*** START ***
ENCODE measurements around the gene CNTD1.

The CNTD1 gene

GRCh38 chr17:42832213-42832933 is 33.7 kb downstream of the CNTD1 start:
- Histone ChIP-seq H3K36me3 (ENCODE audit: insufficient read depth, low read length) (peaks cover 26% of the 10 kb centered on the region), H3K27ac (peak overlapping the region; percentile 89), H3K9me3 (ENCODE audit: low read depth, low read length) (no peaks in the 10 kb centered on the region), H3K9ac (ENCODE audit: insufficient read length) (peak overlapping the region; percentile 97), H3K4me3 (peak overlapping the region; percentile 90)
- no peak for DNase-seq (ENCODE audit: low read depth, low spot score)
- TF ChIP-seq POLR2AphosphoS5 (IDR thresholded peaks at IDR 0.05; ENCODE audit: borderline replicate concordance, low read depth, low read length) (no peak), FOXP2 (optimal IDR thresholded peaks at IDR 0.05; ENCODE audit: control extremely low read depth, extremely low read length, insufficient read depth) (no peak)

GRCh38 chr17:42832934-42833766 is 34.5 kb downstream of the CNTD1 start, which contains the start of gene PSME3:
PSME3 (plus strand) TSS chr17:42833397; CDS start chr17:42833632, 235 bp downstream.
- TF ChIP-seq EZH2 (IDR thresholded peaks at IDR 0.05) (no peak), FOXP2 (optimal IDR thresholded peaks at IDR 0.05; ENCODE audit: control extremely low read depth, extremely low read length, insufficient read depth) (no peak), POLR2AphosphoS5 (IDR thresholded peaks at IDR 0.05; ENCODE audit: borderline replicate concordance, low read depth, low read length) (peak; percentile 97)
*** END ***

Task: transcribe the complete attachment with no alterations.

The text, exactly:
ENCODE measurements around the gene CNTD1.

The CNTD1 gene

GRCh38 chr17:42832213-42832933 is 33.7 kb downstream of the CNTD1 start:
- Histone ChIP-seq H3K36me3 (ENCODE audit: insufficient read depth, low read length) (peaks cover 26% of the 10 kb centered on the region), H3K27ac (peak overlapping the region; percentile 89), H3K9me3 (ENCODE audit: low read depth, low read length) (no peaks in the 10 kb centered on the region), H3K9ac (ENCODE audit: insufficient read length) (peak overlapping the region; percentile 97), H3K4me3 (peak overlapping the region; percentile 90)
- no peak for DNase-seq (ENCODE audit: low read depth, low spot score)
- TF ChIP-seq POLR2AphosphoS5 (IDR thresholded peaks at IDR 0.05; ENCODE audit: borderline replicate concordance, low read depth, low read length) (no peak), FOXP2 (optimal IDR thresholded peaks at IDR 0.05; ENCODE audit: control extremely low read depth, extremely low read length, insufficient read depth) (no peak)

GRCh38 chr17:42832934-42833766 is 34.5 kb downstream of the CNTD1 start, which contains the start of gene PSME3:
PSME3 (plus strand) TSS chr17:42833397; CDS start chr17:42833632, 235 bp downstream.
- TF ChIP-seq EZH2 (IDR thresholded peaks at IDR 0.05) (no peak), FOXP2 (optimal IDR thresholded peaks at IDR 0.05; ENCODE audit: control extremely low read depth, extremely low read length, insufficient read depth) (no peak), POLR2AphosphoS5 (IDR thresholded peaks at IDR 0.05; ENCODE audit: borderline replicate concordance, low read depth, low read length) (peak; percentile 97)